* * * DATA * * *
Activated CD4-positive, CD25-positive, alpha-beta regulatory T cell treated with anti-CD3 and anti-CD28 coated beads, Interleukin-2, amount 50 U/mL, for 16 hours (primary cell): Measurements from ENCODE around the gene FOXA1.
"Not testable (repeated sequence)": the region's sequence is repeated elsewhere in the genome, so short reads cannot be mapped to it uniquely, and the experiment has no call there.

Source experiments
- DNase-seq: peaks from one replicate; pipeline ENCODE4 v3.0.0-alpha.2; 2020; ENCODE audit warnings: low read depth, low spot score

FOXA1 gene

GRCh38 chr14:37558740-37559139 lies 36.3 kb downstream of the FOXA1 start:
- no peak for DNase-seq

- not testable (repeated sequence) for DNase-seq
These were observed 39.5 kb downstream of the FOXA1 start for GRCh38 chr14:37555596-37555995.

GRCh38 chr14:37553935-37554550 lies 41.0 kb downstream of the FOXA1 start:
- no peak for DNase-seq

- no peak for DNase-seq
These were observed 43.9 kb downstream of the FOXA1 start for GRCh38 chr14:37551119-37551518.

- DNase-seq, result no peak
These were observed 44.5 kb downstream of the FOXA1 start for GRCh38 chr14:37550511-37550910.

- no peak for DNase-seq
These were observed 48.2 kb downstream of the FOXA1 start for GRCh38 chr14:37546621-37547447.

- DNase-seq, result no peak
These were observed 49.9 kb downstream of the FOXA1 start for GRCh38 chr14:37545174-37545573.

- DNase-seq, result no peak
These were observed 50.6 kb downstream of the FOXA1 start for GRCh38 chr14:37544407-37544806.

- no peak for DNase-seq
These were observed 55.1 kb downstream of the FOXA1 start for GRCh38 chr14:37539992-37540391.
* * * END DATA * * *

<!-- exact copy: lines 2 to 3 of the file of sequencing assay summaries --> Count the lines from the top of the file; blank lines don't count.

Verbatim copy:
"Not testable (repeated sequence)": the region's sequence is repeated elsewhere in the genome, so short reads cannot be mapped to it uniquely, and the experiment has no call there.

Source experiments